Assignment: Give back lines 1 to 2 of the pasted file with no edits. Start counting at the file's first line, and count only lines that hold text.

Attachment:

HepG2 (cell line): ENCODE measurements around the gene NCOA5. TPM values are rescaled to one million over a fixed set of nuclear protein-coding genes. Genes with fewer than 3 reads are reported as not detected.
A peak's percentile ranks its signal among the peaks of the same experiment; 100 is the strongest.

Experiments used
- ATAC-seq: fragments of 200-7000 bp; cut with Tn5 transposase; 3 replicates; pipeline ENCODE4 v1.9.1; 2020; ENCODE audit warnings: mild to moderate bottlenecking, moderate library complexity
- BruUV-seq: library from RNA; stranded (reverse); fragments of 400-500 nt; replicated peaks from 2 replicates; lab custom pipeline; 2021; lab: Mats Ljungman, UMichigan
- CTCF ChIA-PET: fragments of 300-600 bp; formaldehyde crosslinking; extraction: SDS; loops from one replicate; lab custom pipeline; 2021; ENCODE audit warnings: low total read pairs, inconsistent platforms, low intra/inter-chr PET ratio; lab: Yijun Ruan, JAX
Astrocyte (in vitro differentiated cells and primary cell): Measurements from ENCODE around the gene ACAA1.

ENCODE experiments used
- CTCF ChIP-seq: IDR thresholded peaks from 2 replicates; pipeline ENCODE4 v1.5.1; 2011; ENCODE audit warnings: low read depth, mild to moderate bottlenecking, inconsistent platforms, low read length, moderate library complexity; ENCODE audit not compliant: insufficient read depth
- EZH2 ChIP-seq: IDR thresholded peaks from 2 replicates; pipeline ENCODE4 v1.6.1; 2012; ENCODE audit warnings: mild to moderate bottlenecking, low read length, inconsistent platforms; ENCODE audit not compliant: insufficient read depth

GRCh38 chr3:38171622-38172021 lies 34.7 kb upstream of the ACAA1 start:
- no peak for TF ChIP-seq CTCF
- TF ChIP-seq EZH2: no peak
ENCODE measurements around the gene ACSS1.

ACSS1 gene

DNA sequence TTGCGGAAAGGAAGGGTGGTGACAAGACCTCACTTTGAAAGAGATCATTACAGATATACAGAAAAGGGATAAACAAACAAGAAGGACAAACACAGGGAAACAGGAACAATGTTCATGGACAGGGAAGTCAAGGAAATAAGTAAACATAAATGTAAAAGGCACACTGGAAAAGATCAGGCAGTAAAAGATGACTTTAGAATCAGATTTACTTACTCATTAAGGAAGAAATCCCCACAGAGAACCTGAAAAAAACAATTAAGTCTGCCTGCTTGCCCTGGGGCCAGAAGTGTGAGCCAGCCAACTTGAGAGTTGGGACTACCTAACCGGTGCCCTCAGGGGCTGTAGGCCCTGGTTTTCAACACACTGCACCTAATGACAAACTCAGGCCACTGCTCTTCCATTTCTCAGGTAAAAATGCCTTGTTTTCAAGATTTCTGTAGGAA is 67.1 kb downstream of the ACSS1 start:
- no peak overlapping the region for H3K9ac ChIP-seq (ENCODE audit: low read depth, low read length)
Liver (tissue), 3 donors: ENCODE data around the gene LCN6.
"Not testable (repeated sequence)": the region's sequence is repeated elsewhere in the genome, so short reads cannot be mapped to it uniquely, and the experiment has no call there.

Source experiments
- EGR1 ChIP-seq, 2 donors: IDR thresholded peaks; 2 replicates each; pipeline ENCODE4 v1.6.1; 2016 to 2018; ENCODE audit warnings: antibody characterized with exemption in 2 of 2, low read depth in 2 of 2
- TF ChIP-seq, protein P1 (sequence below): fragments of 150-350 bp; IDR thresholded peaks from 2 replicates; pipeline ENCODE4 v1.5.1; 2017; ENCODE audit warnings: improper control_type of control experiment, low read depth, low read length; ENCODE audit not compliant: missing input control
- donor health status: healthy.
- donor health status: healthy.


HepG2 (cell line): ENCODE measurements around the gene NCOA5. TPM values are rescaled to one million over a fixed set of nuclear protein-coding genes. Genes with fewer than 3 reads are reported as not detected.
A peak's percentile ranks its signal among the peaks of the same experiment; 100 is the strongest.